Just in time for Thanksgiving, researchers have discovered that eating fast can result in eating too much due to the effect on hunger-regulating hormones.
The hormones peptide YY (PYY) and glucagon-like peptide-1 (GLP-1) signal the brain when the stomach is full. To determine whether levels of these hormones are affected by the speed at which food is consumed, scientists at Laiko General Hospital in Athens, Greece, recruited 17 healthy adult men to eat 675 calories worth of ice cream in two different sessions. In the first session, the men were instructed to eat the ice cream in 5 minutes, and in the second, they were instructed to eat the ice cream in 30 minutes.
The participants assessed their hunger and fullness via questionnaire and had their blood levels of ghrelin (a hormone that increases appetite), PYY, and GLP-1 measured at the beginning of each session and at 30-minute intervals for the next 210 minutes.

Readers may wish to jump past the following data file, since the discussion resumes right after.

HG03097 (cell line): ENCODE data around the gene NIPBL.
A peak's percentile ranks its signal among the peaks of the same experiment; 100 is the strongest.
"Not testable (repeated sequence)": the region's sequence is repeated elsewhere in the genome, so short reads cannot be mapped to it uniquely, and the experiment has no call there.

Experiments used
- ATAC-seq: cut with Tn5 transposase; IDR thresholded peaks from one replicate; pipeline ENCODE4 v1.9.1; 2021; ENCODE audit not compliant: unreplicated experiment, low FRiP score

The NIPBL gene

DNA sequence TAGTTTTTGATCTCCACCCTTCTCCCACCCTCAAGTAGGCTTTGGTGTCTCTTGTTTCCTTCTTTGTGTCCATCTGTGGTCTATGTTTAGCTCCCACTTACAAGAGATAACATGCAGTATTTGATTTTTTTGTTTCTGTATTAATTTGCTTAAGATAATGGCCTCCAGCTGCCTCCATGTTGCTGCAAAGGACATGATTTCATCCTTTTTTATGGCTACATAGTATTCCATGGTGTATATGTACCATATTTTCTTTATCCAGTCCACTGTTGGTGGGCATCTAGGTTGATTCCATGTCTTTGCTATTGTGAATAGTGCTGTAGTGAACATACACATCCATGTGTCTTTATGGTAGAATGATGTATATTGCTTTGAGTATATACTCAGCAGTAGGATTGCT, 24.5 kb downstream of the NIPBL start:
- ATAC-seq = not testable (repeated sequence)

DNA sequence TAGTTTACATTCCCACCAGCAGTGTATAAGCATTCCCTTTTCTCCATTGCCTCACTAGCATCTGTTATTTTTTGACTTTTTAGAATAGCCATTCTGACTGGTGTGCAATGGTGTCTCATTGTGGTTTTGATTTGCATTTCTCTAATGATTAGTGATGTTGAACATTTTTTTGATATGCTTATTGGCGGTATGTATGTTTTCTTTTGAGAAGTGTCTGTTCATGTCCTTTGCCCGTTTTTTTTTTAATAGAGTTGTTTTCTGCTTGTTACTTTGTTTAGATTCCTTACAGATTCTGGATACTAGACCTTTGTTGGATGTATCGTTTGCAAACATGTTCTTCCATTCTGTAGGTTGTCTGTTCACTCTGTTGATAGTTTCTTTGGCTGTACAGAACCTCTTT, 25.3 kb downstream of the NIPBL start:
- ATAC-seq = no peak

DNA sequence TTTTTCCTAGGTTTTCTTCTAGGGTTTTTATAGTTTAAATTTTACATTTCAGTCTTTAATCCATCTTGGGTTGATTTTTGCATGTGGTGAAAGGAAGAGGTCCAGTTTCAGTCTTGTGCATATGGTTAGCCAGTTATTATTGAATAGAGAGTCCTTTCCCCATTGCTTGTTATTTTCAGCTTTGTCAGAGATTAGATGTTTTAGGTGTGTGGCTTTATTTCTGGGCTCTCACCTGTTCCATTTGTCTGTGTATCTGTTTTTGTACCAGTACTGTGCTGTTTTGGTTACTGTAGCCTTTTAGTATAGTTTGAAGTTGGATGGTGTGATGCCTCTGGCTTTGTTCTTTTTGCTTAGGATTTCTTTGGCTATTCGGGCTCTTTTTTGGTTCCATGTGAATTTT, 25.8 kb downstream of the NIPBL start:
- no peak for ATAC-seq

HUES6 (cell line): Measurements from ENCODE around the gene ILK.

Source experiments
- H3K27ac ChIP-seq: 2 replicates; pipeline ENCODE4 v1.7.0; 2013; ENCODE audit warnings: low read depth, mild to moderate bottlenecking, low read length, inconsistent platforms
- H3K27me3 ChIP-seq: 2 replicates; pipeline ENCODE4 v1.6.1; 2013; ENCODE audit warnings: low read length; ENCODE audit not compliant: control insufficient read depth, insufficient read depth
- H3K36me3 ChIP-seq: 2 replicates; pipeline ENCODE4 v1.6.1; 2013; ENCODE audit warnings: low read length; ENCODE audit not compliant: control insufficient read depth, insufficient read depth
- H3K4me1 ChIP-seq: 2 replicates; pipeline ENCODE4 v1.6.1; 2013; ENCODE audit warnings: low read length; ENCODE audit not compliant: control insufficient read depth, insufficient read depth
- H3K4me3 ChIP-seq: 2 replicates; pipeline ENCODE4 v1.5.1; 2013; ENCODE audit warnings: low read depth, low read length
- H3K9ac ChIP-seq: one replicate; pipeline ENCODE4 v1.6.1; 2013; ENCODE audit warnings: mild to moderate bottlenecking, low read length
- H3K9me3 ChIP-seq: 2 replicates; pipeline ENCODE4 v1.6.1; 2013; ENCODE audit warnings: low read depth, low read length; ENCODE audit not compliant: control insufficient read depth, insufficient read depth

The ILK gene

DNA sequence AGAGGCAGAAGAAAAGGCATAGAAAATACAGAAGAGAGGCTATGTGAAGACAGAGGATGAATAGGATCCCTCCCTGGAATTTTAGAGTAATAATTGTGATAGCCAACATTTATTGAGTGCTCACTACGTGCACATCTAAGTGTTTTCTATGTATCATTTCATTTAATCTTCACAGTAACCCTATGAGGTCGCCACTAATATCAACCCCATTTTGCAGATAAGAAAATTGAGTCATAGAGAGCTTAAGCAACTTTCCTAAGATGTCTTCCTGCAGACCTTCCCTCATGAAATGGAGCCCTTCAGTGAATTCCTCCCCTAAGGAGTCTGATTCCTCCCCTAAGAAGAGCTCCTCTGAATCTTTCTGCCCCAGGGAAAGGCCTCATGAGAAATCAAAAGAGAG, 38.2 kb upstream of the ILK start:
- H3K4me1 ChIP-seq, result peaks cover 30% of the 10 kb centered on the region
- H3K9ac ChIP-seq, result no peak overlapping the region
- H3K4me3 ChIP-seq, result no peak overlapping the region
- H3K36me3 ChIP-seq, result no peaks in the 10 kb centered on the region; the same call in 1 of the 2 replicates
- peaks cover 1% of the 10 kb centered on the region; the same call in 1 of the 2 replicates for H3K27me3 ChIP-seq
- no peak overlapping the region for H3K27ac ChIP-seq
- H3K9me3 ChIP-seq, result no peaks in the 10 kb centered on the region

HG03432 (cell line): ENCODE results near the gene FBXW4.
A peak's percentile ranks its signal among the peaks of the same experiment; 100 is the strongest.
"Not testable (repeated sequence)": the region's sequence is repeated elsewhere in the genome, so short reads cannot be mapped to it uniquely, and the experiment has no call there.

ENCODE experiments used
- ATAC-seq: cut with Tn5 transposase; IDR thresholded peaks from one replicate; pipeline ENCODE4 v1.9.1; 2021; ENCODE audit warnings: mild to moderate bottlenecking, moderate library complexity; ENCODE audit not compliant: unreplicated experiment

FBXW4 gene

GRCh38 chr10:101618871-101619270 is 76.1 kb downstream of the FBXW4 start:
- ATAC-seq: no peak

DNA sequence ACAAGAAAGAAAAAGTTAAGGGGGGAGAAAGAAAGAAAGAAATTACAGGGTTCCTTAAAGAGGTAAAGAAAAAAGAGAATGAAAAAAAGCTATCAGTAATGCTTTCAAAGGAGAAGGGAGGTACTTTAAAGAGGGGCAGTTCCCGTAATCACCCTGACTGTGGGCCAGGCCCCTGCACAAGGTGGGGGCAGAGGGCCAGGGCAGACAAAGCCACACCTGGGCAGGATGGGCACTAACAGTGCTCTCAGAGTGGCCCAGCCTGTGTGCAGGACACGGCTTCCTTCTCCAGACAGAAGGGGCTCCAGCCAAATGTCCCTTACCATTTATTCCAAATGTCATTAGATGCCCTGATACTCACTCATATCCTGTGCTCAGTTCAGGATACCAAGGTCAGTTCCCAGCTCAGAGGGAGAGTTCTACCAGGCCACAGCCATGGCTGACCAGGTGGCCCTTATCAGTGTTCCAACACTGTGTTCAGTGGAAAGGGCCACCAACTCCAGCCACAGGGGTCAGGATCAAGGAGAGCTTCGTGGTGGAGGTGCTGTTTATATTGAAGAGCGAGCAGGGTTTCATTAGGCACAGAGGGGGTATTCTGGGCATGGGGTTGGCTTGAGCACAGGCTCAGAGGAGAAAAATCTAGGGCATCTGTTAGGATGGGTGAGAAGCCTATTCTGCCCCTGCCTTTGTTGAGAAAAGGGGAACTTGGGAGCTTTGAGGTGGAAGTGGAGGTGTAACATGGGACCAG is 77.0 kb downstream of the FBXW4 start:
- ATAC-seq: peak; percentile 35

The scientists found that the levels of both PYY and GLP-1 were higher after the 30-minute meal, indicating increased feelings of fullness, and that the trend for ghrelin levels was lower after the longer meal. And on the questionnaire, more participants noted that they felt full immediately after the 30-minute meal than after the 5-minute meal.
According to the researchers, “Our study provides a possible explanation for the relationship between speed eating and overeating by showing that the rate at which someone eats may impact the release of gut hormones that signal the brain to stop eating… The warning we were given as children that ‘wolfing down your food will make you fat’ may, in fact, have a physiological explanation.”